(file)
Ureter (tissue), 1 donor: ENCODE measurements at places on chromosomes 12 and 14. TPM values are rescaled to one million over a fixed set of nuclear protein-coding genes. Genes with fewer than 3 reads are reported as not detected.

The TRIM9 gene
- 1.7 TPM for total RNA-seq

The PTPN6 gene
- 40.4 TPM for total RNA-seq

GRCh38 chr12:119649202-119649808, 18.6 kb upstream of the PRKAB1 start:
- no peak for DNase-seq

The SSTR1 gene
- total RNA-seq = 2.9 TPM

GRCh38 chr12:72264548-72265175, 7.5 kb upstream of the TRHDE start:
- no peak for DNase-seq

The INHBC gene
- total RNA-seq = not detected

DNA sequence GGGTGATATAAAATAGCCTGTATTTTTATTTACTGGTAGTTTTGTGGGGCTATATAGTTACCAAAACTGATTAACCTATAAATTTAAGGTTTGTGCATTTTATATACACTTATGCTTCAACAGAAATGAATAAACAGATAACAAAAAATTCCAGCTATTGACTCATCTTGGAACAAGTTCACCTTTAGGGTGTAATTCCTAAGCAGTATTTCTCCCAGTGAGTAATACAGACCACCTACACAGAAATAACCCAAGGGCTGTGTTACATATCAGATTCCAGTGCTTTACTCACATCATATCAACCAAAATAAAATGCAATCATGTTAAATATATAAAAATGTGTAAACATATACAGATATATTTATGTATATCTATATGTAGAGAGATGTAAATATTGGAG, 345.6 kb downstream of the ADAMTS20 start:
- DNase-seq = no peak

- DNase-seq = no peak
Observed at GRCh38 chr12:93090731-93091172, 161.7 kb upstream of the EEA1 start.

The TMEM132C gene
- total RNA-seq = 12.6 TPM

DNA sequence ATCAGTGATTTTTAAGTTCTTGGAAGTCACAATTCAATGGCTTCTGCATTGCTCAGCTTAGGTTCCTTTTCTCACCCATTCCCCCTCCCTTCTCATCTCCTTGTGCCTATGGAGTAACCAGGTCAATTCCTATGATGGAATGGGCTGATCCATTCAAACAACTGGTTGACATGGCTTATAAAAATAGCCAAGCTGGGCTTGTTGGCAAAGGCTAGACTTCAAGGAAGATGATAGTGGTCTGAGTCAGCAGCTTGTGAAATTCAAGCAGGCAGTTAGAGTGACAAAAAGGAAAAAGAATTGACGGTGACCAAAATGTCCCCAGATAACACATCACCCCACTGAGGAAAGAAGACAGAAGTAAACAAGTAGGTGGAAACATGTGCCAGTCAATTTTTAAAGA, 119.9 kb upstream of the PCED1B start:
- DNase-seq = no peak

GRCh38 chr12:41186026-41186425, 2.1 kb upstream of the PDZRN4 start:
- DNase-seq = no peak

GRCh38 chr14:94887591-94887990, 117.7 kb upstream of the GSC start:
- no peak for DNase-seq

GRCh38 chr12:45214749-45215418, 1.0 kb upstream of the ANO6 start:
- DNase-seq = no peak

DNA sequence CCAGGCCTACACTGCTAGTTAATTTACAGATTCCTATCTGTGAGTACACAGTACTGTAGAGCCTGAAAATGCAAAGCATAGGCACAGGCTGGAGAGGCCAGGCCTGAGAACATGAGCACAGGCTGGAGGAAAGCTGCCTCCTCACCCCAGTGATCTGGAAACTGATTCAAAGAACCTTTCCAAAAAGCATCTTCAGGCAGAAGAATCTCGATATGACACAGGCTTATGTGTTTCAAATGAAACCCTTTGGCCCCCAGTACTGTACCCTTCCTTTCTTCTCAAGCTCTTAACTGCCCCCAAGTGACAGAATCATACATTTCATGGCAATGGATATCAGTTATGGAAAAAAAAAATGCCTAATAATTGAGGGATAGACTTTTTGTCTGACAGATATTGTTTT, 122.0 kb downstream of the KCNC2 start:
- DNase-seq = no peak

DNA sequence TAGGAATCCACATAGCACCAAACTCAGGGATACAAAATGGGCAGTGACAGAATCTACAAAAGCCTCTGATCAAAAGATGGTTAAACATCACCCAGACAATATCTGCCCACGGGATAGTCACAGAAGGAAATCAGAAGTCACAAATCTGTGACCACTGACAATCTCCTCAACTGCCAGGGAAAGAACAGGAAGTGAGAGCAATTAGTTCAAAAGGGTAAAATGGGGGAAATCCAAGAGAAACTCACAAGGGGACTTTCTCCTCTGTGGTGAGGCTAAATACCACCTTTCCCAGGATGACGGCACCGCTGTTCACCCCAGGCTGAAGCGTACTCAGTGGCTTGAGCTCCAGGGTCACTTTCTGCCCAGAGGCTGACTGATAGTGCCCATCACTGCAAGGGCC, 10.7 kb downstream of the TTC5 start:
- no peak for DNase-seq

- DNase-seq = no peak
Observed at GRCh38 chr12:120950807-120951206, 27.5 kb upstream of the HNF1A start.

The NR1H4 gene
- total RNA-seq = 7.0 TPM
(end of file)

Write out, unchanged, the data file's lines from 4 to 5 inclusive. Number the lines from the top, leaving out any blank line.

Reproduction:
The PTPN6 gene
- 40.4 TPM for total RNA-seq